San Francisco General Hospital Foundation (the Foundation) will receive an historic grant of $75 million from Facebook founder and CEO Mark Zuckerberg and Dr. Priscilla Chan’s donor advised fund at the Silicon Valley Community Foundation for San Francisco General Hospital and Trauma Center (The General), the City’s largest safety net provider and only trauma center.This grant is the largest single gift the Foundation has received since it was established in 1994, and is believed to be the largest single private gift from individuals to a public hospital in the United States.This grant is the vital piece necessary to complete The General’s new acute care and trauma center. This grant will fund critical state-of-the-art equipment and technology for the new building and will help convert the existing hospital building into an ambulatory care facility. The new acute care and trauma center will open in December 2015. The grant builds on the earlier investment made by San Franciscans in 2008 when voters overwhelmingly approved an $887.4 million bond to begin the process of building a new facility.Additionally, the grant will enable the Foundation to provide ongoing support to The General and to the more than 100,000 patients it serves each year. It will also support the Foundation’s efforts to increase awareness for the key role The General plays in public health throughout the community.“As someone who has seen firsthand the quality of emergency care at San Francisco General, I can say that I am personally grateful for this $75 million grant from Mark and Priscilla – the largest gift to our City’s hospital ever,” said San Francisco Mayor Ed Lee. “This grant illustrates my call for 21st Century philanthropy and is a game changer for the rebuild of San Francisco General, leveraging more investment for state of the art technology to treat some of the most critically injured patients and deliver innovative high quality, compassionate patient care. San Francisco’s residents and visitors will benefit from this grant for generations because thousands of first responders and health care providers will have the 21st Century hospital they need to save lives around the clock. I know this gift will inspire others to support our General.”“Through my training at The General, I know firsthand the vital health care and trauma services this hospital provides to anyone who lives, works or travels through San Francisco,” said Dr. Priscilla Chan. “Day in and day out, I witness the compassion and dedication of my colleagues as they work tirelessly to deliver the best available care to all of our patients. Mark and I are proud to support such an important public hospital.”“Priscilla and I believe that everyone deserves access to high quality health care. The General serves anyone who lives, works in or visits San Francisco. We can think of no better place to focus our philanthropy in San Francisco than The General,” said Mark Zuckerberg. “The Bay Area is our home, we work here, we live here, and we want to invest in efforts that can make a difference in people’s lives here.”“We are profoundly grateful to Mark and Priscilla for their support and investment in The General and its future. We know that private philanthropy is increasingly important for public hospitals and public health and expect Mark and Priscilla’s leadership to inspire additional private support from the San Francisco community,” said Amanda Heier, CEO of the Foundation. “We look forward to continuing to work with them to support our hospital and community for generations to come.”“As the only trauma center in the City, The General saves lives every day, no matter who you are. The generous grant from Mark and Priscilla will help transform The General into a state-of-the-art hospital and trauma center and enable us to better serve our patients,” said Sue Currin, RN, MSN, CEO at The General. “Located in the Mission, The General also serves as a community hospital and a safety net to more than 100,000 patients annually. We provide high quality care with compassion and respect to all regardless of their ability to pay.”“I know personally that San Francisco General Hospital saves lives every day. It’s one of our most important institutions that serves San Franciscans of every community, regardless of income. I’m enormously grateful to Mark and Priscilla for this historic contribution to our community and I look forward to shepherding acceptance of this unprecedented gift to a public hospital through the Board of Supervisors.” London Breed, President of the San Francisco Board of Supervisors.“We are profoundly grateful to Priscilla and Mark for this investment in the City’s health care system,” said David Sanchez, San Francisco Health Commissioner and member of the SFGH Foundation board. “As a trauma center, The General provides life-saving care to everyone in need, and as a community hospital it serves generations of families in the Mission, Bayview, Chinatown, and across the city.”The new hospital will include two additional trauma rooms and three more operating rooms. The new Emergency Department will double in size from the existing one and has the capacity to more than quadruple the number of beds in the event of a major emergency. Other enhancements for patients include 90 percent private patient rooms, 28 more intensive care beds, two additional palliative care rooms, four pediatric exam rooms and one dedicated pediatric waiting room in the Emergency Department. The General will be the only hospital in the City with a base-isolated foundation, the most advanced seismic resistant design known today. It will be a “green” building for reduced water and energy use, and is seeking LEED Gold Certification. In recognition of this transformative gift, the City has begun the process of adding their names to the hospital which will be named Priscilla and Mark Zuckerberg San Francisco General Hospital and Trauma Center.The General has served the City and County of San Francisco and northern San Mateo County for 140 years, from the Gold Rush to the 1906 earthquake to the HIV/AIDS epidemic to the 2013 Asiana Airlines crash at San Francisco International Airport. As the City’s public hospital, The General is a member of the San Francisco Health Network, an integrated delivery system operated by the Department of Public Health that provides all levels of care to San Franciscans.Today, The General remains at the forefront of health care. It became the first hospital in the country to be certified for a Traumatic Brain Injury program in 2011 and is the only Baby-Friendly certified hospital in San Francisco. The General houses nationally recognized Centers of Excellence, including those in neurotrauma, stroke and orthopaedics and it provides groundbreaking programs that improve access and quality of care to the most vulnerable populations. In partnership with University of California, San Francisco, School of Medicine, The General provides valuable training for future leaders in health care. With the new hospital opening in December 2015, The General’s capabilities will continue to grow, serving diverse patients with some of the City’s most complex and chronic problems.Source:PR Newswire
Wolfville, NS (July 20, 2017)- Devour! The Food Film Fest is thrilled to welcome Canadian film icon Gordon Pinsent as our guest curator for the 2017 Opening Night Gala Thursday, October 25 in Wolfville, Nova Scotia. Pinsent will attend the Opening Gala Reception at the Fountain Commons at Acadia University.The presence of the Newfoundland-born actor is the perfect pairing to this year’s festival theme, A Celebration of Canadian Cinema & Cuisine. The 2017 festivities will shine a spotlight on Canadian film and food in recognition of our nation’s sesquicentennial. Pinsent has personally selected The Hundred-Foot Journey directed by Lasse Hallström to screen at the opening of the festival. “It has long been a desire of ours to invite Gordon Pinsent to our festival,” said Devour! Executive Director Michael Howell. “Having an iconic Canadian open Devour! as Guest Curator fulfills a long-time dream. In this year of celebrating Canada 150, it is only fitting that one of our greatest actors launches our Festival celebrating food and film.” LEAVE A REPLY Cancel replyLog in to leave a comment Gordon Pinsent is an award-winning actor, screenwriter, director and playwright from Grand Falls, Newfoundland. Film roles include Away from Her, The Shipping News, and The Grand Seduction. Pinsent is a Companion of the Order of Canada and a Fellow of the Royal Society of Canada. In 2010, he gained notoriety with a new generation of admirers when a CBC comedy sketch of him reading Justin Bieber’s autobiography went viral. The autobiographical film River of My Dreams has been seen internationally this year, revitalizing our understanding of Pinsent as a Canadian treasure.Devour! is also pleased to announce that it has secured provincial funding to support the growth and development of the festival for the 2017/18 year through the Nova Scotia Department of Communities, Culture and Heritage.“The Government of Nova Scotia is proud to invest $85,000 to support Devour! and to increase international exposure for the province’s film and culinary sectors,” said Leo Glavine, Minister of Communities, Culture and Heritage. “Events such as Devour! not only showcase our culture and heritage to national and international audiences, they also enhance communities’ pride of place. Stronger, richer communities help to build a more vibrant province. In addition, Devour! increases the profile of our local filmmaking community while providing employment opportunities for many businesses including the local food and beverage and event management sectors.”Leading up to the October event, Devour! will be cultivating interest in the food film festival at home and abroad. August 2nd sees the team in New York partnering with The Long Beach International Film Festival to present Chefs & Shorts, a gala dinner with wine pairings inspired by short films. Back in Nova Scotia, the team collaborates with Le Caveau Restaurant at Domaine de Grand Pré to present Devour! The Vines, an intimate five-course meal paired with wine and films set amongst the grapevines August 4, 25 and September 1. Finally, organizers will announce the full program August 22nd at George Brown College in the heart of downtown Toronto. A special public-ticketed event will follow on August 24th, A Taste of Devour! at the Luxe Appliance Studio featuring celebrity chefs cooking up dishes inspired by films from the upcoming 2017 program. Festival packages, film and industry session tickets will be available August 29th.“We’ve had a busy year of satellite events across Canada and around the world and already have a full roster booked for 2018,” said Devour! Managing Director Lia Rinaldo. “This is what will make Devour! sustainable for the long-term–working with global partners to bring a little piece of Devour! to them directly if they can’t make it to us in Wolfville this fall,”For more information about Devour! and to purchase tickets now to our summer events please visit: devourfest.com/program.About Devour!Combining cinematic talent with extraordinary culinary and wine creations, Devour! The Food Film Fest is the world’s largest festival focused on food and film. Taking place in the culinary epicenter of the province, Wolfville, Nova Scotia, the seventh edition of Devour! is slated for October 25-29, 2017.The LocationOnly one hour from Halifax and Stanfield International Airport, is the agricultural heartland of eastern Canada, a thriving wine region and the home of Acadia University, one of Canada’s pre-eminent educational institutions. A rich cultural landscape infuses the region and its people with a respect for the riches around us. No place could be more perfect as the home of Devour! Acclaim for Devour!“One of the 23 Top Festivals for Foodies in the World” -American Express Essentials“The New Napa of the North” -Gusto TV“Canada’s Secret Foodie Destination” -The Hollywood ReporterDiscover Devour!Devour! The Food Film Fest recognizes the support of the Province of Nova Scotia. We are pleased to work in partnership with the Department of Communities, Culture and Heritage to develop and promote our cultural resources for all Nova Scotians. 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Selma Blair and Rachel McAdams have added their names to the growing list of women who have come forward to allege that writer and director James Toback sexually harassed or assaulted them. (THE ASSOCIATED PRESS FILE PHOTOS) Advertisement Advertisement LOS ANGELES—Actresses Selma Blair and Rachel McAdams have added their names to the growing list of women who have come forward to allege that writer and director James Toback sexually harassed or assaulted them following a report Sunday in The Los Angeles Times detailing the accounts of 38 accusers.Since Sunday, the number of accusers has ballooned to over 200 alleging inappropriate encounters with Toback, an Oscar-nominee for his Bugsy screenplay. Speaking to Vanity Fair in an article published Thursday, Blair and McAdams describe encounters similar to those detailed in the L.A. Times report — many of which assert that Toback, now 72, would talk up his accomplishments and promise stardom, often referencing his friendship with Robert Downey Jr., before masturbating or simulating sex acts on the women.Blair had already filmed Cruel Intentions when her representative arranged for her to meet Toback for a possible role in his film Harvard Man. The meeting was set at a hotel restaurant, but Blair said when she arrived the hostess said that Toback wanted her to meet him in his room. Twitter READ MORE LEAVE A REPLY Cancel replyLog in to leave a comment Facebook Advertisement Login/Register With:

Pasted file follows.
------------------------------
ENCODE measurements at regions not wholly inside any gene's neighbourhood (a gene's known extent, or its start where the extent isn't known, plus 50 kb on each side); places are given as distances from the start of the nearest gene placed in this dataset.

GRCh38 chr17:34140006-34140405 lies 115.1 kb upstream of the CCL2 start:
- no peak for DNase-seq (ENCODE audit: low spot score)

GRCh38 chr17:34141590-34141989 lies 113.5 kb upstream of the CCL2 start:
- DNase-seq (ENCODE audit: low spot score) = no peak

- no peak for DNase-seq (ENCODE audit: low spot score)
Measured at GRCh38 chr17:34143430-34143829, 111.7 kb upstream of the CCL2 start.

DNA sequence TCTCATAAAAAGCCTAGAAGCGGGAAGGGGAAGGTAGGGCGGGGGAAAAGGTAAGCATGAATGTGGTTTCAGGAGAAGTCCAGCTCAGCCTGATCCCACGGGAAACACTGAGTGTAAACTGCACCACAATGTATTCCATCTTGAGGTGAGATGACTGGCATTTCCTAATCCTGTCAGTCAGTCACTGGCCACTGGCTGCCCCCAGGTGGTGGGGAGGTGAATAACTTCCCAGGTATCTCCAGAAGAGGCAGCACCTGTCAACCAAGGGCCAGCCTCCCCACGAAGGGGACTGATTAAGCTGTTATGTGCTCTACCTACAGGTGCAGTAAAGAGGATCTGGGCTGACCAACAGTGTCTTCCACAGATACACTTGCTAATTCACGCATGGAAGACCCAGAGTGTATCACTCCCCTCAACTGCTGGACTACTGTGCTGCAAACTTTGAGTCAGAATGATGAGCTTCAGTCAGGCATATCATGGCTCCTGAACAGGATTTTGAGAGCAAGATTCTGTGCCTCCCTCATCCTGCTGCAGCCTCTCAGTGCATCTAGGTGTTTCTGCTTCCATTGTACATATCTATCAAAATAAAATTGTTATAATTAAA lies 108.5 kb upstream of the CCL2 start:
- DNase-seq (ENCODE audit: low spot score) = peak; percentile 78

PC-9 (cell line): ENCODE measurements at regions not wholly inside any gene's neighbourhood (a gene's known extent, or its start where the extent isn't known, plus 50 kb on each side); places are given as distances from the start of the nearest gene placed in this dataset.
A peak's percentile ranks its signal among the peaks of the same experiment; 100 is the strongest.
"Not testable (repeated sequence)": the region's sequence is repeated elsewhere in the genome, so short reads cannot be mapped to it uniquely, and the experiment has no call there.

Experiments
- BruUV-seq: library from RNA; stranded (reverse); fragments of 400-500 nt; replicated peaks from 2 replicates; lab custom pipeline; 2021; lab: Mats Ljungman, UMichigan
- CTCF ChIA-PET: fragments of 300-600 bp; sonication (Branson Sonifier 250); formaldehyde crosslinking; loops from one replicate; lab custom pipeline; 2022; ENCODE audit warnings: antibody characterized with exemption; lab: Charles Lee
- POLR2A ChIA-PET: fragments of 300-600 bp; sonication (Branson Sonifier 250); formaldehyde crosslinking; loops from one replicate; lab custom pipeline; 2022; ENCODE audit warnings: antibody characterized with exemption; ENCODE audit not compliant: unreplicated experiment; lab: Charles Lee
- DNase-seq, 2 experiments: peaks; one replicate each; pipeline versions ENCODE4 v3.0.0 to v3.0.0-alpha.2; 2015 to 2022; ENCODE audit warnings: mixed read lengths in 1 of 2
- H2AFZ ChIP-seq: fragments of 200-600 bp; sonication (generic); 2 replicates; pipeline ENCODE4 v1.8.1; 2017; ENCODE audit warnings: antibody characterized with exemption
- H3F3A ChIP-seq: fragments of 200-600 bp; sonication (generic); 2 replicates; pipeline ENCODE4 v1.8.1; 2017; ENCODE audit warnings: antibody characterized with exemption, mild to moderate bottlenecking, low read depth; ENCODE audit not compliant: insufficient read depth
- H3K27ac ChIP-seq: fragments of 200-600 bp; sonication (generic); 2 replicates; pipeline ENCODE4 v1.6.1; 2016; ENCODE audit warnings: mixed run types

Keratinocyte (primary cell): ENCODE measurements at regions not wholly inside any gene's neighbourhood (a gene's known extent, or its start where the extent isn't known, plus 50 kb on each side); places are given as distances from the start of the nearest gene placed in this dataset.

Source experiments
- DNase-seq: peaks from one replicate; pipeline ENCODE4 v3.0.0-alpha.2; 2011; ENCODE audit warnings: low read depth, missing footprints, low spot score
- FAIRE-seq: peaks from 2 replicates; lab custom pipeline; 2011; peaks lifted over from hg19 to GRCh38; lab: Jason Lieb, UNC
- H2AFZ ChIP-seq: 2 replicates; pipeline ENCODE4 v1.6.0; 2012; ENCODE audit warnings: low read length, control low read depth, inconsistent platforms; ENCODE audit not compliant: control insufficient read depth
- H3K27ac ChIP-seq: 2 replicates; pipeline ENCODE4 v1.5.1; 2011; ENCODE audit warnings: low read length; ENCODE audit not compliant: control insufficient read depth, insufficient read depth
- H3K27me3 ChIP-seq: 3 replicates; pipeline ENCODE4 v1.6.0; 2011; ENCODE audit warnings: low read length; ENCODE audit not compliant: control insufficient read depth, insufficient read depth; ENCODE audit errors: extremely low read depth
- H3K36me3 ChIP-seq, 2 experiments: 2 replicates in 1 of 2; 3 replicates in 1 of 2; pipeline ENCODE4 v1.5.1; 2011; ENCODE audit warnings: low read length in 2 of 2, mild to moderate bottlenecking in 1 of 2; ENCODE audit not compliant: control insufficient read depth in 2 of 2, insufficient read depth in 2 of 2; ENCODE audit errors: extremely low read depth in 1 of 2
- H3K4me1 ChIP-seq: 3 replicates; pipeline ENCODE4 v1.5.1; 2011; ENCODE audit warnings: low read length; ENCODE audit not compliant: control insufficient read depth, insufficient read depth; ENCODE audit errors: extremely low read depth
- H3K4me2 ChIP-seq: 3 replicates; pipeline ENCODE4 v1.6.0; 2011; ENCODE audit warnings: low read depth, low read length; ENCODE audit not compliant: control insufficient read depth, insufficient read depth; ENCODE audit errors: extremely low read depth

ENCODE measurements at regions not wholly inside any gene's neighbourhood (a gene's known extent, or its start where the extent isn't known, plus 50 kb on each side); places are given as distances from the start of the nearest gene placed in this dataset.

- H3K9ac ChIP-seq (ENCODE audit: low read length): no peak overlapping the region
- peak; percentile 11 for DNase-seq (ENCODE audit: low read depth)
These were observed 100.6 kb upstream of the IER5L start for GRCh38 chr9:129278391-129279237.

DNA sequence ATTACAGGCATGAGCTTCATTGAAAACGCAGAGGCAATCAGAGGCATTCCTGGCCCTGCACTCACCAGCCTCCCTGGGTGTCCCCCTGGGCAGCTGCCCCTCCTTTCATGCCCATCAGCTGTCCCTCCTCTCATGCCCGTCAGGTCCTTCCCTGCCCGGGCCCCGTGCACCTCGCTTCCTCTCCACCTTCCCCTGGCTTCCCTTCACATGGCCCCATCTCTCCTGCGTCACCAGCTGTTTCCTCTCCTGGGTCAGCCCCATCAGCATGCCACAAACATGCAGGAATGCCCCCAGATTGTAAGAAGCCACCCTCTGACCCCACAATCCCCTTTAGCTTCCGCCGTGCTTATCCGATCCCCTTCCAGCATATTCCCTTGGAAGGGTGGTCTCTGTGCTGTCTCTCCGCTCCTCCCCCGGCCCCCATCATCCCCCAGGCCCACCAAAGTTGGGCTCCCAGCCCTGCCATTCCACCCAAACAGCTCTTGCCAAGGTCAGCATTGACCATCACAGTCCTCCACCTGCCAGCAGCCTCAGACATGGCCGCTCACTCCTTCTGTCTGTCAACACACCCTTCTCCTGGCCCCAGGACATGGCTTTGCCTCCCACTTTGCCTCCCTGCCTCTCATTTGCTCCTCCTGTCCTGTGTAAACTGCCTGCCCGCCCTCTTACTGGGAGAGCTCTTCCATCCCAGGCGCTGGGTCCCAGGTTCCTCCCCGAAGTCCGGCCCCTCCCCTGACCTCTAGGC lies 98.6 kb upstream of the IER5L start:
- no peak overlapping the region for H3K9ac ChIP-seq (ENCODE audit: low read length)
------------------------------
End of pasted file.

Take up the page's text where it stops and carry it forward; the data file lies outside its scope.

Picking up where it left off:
Advertisement 750 cards will be handed out at Oakville, Mimico, Pickering, and Scarborough GO Stations, each with $8.The promotion is to advertise the new name of the ACC: Scotiabank Arena. The company is helping to get fans to Toronto Maple Leafs games easier, partnering with Presto to do it.The giveaways start at 4 p.m. and continue until the cards run out. Lines started pretty early last time, so be prepared. Login/Register With: LEAVE A REPLY Cancel replyLog in to leave a comment Facebook Advertisement Advertisement For the second time this month, Scotiabank is giving away thousands of free Presto cards pre-loaded.1,000 cards will be given at Spadina, Wellesley, Kipling, Finch, Eglinton, Don Mills, and Kennedy subway stations.Wellesley is a new option, replacing College Station, which was a bit chaotic last time. The cards given away at these locations will be loaded with $6. Twitter
APTN National NewsMany experts say suicide has become an epidemic among young people in Indigenous communities.Now, a Vancouver Island youth is determined to help heal the grief and hopelessness that affects so many of her peers.As APTN’s Tina House reports, the young woman has hit the road running with her message.
APTN National NewsIt’s been just over six weeks since the Tahltan Nation set up a protest camp along sacred headwaters in northern B.C.They are trying to prevent Fortune Minerals from building an open pit coal mine in the area.
APTN National NewsCatholic bishops from Alberta and the Northwest Territories have issued an apology to residential school survivors.They hope this apology will educate students on Canada’s history and help survivors heal.APTN’s Keith Laboucan reports.